With less than a month to go before New Zealand’s semi-compulsory workplace savings scheme kicks off, 14 providers have registered approved KiwiSaver products with the Government Actuary.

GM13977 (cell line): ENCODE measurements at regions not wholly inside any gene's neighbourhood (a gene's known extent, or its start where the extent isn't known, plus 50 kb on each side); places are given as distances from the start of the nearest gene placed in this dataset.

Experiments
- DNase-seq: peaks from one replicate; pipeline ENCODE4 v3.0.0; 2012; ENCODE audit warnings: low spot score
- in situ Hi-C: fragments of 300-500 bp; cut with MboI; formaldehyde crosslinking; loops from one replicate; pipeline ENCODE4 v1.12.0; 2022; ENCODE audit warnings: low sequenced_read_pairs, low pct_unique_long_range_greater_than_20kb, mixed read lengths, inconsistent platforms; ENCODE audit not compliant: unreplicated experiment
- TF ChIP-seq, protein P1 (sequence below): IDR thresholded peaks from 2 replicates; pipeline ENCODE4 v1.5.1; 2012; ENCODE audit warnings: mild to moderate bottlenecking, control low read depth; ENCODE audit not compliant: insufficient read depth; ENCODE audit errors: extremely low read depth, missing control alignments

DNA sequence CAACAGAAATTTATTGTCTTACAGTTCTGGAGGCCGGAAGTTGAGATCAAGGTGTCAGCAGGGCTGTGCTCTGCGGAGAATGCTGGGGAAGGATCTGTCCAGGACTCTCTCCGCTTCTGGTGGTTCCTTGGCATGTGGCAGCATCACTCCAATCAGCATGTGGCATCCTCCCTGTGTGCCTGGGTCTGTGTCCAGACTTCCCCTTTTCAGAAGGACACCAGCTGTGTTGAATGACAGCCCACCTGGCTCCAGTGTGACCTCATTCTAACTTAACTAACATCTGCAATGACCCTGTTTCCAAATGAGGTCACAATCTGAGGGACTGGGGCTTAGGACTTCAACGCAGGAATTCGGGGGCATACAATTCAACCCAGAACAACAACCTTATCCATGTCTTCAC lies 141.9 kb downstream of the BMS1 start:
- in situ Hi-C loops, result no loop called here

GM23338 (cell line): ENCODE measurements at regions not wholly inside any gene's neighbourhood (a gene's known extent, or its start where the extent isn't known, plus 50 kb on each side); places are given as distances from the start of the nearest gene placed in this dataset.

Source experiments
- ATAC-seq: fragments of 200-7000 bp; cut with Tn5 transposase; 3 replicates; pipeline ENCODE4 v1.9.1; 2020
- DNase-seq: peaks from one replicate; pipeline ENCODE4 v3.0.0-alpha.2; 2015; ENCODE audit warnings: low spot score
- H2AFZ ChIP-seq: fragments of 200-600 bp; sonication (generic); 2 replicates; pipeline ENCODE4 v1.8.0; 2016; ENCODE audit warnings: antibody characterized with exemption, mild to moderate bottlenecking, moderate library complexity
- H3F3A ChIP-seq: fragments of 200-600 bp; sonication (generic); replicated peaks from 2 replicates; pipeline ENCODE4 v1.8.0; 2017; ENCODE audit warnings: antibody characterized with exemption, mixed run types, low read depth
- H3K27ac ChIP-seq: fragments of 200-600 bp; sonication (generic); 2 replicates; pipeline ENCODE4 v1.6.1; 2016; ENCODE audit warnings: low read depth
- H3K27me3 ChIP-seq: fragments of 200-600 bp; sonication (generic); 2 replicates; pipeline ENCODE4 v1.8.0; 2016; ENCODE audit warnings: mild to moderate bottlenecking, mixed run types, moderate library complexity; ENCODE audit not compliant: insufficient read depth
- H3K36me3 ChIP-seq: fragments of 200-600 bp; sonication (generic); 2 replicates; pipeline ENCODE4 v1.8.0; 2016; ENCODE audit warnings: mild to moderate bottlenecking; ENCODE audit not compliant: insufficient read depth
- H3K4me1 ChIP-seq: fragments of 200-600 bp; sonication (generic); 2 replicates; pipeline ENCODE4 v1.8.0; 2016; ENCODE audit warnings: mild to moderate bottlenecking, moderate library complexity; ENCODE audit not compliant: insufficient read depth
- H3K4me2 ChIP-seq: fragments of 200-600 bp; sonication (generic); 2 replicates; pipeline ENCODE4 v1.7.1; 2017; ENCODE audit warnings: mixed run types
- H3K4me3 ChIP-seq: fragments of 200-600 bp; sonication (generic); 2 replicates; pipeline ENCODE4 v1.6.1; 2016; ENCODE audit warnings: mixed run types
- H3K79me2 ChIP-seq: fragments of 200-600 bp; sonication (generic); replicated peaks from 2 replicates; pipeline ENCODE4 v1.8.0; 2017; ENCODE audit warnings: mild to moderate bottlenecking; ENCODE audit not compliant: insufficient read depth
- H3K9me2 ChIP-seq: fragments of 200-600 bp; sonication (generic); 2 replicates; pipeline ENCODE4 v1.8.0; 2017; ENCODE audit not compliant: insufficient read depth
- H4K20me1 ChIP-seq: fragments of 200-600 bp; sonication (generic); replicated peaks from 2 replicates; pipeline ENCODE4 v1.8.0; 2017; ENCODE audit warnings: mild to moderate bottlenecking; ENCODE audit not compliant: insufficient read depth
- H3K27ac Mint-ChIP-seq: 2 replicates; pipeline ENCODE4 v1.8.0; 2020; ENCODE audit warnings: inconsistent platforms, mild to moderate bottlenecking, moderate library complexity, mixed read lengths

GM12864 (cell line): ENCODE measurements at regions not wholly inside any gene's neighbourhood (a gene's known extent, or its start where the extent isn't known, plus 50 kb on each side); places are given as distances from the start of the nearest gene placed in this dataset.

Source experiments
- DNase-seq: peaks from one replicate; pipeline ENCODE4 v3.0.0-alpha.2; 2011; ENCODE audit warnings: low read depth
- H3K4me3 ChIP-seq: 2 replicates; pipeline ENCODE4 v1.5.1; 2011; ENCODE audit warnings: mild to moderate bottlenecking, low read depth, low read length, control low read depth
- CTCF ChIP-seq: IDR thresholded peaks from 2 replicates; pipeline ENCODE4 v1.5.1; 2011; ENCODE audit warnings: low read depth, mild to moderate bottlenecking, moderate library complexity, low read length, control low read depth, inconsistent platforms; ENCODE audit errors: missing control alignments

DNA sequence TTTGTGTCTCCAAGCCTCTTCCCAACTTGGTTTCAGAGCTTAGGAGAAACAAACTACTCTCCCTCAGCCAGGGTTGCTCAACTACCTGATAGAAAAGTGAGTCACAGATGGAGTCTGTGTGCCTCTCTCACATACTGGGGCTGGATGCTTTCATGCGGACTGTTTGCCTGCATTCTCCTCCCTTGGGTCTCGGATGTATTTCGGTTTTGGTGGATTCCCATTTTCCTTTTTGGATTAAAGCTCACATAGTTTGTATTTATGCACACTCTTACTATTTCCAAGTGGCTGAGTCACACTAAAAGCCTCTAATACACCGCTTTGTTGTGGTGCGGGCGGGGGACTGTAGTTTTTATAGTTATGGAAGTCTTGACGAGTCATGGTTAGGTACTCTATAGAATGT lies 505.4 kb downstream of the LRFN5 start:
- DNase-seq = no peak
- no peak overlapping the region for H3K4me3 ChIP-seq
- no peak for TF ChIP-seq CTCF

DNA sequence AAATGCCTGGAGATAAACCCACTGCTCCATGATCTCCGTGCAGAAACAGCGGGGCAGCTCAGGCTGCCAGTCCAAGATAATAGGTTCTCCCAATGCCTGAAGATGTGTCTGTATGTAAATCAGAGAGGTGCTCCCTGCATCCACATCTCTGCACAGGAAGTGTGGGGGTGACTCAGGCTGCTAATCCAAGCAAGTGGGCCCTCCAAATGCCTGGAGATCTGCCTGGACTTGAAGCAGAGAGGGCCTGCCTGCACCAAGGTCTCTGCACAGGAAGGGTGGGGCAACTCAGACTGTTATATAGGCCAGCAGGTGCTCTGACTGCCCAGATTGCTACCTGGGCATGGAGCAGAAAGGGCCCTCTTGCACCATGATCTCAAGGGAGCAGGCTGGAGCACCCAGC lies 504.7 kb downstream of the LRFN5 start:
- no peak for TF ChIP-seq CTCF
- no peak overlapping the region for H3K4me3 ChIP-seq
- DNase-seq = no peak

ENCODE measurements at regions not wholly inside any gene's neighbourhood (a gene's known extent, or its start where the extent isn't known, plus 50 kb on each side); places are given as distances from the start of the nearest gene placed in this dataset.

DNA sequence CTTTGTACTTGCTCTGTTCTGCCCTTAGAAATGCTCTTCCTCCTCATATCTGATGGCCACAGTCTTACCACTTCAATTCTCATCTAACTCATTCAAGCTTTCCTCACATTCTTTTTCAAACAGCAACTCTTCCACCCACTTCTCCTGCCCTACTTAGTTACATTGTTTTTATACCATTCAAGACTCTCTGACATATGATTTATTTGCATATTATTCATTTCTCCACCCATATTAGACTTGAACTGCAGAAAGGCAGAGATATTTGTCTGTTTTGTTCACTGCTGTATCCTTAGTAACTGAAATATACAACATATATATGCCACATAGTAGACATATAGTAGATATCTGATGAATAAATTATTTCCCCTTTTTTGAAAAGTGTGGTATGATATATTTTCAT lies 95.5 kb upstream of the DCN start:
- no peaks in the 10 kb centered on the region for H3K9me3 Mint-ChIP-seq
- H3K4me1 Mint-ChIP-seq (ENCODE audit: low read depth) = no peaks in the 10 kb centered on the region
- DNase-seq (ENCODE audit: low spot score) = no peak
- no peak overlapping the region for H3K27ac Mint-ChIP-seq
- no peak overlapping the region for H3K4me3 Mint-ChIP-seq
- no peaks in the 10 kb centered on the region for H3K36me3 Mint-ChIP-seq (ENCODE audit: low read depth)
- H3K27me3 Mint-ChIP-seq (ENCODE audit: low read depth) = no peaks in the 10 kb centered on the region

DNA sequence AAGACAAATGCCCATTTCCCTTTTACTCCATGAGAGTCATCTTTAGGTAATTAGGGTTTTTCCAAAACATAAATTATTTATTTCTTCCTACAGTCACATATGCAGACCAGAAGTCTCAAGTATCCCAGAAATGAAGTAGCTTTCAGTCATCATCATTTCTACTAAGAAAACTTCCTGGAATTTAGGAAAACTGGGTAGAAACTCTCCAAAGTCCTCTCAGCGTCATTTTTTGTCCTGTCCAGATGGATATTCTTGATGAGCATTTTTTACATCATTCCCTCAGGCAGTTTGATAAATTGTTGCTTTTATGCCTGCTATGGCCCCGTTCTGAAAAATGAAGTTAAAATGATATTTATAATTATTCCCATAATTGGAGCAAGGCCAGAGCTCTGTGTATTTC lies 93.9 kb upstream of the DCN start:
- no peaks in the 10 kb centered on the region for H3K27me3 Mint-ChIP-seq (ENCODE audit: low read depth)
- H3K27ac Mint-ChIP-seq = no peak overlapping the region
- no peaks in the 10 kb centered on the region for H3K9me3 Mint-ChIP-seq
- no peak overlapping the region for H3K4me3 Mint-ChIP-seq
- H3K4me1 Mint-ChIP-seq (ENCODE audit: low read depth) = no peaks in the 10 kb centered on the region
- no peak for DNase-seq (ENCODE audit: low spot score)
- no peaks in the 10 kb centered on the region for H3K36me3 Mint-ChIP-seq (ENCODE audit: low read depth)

As well as the six default KiwiSaver providers – AMP, Axa, Tower, Mercer, ASB and ING – several other financial institutions, an accountancy firm and a high-profile investment advisory business have registered schemes with the Government. It is expected that at least 20 providers will have KiwiSaver schemes in place before the July 1 start date. Westpac Bank, one of the latest providers to register a scheme, said last week it would offer a capital-protected KiwiSaver product. Westpac, whose funds management subsidiary BT missed out on default status, released information about the capital-protected scheme in the same week as critics rounded on KiwiSaver for its lack of government guarantee. KiwiSaver providers have also been criticised by well-known economist and investment adviser Gareth Morgan, who has launched his own scheme to combat what he described as questionable practices of insurance-based institutions. Among the practices Morgan has slammed included unit pricing, reserving of funds and attempts by providers to opt out of their fiduciary duty to investors. In a statement Morgan said: “;Gareth Morgan KiwSaver’s been devised to try to clean up this industry by offering an alternative. “Hopefully this effort will force the life insurance participants who regretfully are the main default providers to clean up their act… I’m going to win.”; Meanwhile the Government Actuary has confirmed trail commissions will not be able to be deducted directly from KiwiSaver accounts. “Any KiwiSaver fees must meet the requirements of Rule 2 of Schedule 1 and be included in the investment statement. Attention should be given to whether the fee matches the service provided,” the Actuary says on a government website. “We do not believe that it is appropriate for such a service fee to be deducted directly from members accounts. We also do not consider the provision of financial planning services can fit [the KiwiSaver rules].” However, several fund managers such as ING and Sovereign (a subsidiary of the Commonwealth Bank of Australia) are offering trail commissions of between 15 and 25 basis points to financial advisers who sell their KiwiSaver products. The trail will deducted from the managers’ MERs rather than directly from member accounts. From July 1 all new employees will be automatically enrolled in a KiwiSaver default fund unless they select another product and can choose to contribute either 4 or 8 per cent of their gross salaries. In the May Budget the government also revealed it would compel employers to match employee KiwiSaver contributions up to 4 per cent of gross income as well as providing tax credits. Compulsory employer contributions will phased in from April 1, 2008, adding 1 per cent a year until 2011.

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